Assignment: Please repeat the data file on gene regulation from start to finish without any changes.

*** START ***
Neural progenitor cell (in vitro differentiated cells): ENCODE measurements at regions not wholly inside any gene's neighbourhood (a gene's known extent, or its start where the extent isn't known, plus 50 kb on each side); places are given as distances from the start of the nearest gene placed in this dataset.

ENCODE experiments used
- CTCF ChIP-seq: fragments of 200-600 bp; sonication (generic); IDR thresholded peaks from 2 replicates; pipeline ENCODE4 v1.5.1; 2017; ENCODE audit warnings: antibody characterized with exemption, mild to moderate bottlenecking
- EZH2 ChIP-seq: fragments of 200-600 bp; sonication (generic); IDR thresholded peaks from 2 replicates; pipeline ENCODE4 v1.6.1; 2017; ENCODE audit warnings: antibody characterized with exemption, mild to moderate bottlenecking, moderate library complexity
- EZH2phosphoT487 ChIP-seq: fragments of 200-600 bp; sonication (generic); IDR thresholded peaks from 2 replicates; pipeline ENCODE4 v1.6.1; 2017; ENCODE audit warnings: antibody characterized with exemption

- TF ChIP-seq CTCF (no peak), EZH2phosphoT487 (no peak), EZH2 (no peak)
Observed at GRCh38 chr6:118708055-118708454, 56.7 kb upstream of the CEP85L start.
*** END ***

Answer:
Neural progenitor cell (in vitro differentiated cells): ENCODE measurements at regions not wholly inside any gene's neighbourhood (a gene's known extent, or its start where the extent isn't known, plus 50 kb on each side); places are given as distances from the start of the nearest gene placed in this dataset.

ENCODE experiments used
- CTCF ChIP-seq: fragments of 200-600 bp; sonication (generic); IDR thresholded peaks from 2 replicates; pipeline ENCODE4 v1.5.1; 2017; ENCODE audit warnings: antibody characterized with exemption, mild to moderate bottlenecking
- EZH2 ChIP-seq: fragments of 200-600 bp; sonication (generic); IDR thresholded peaks from 2 replicates; pipeline ENCODE4 v1.6.1; 2017; ENCODE audit warnings: antibody characterized with exemption, mild to moderate bottlenecking, moderate library complexity
- EZH2phosphoT487 ChIP-seq: fragments of 200-600 bp; sonication (generic); IDR thresholded peaks from 2 replicates; pipeline ENCODE4 v1.6.1; 2017; ENCODE audit warnings: antibody characterized with exemption

- TF ChIP-seq CTCF (no peak), EZH2phosphoT487 (no peak), EZH2 (no peak)
Observed at GRCh38 chr6:118708055-118708454, 56.7 kb upstream of the CEP85L start.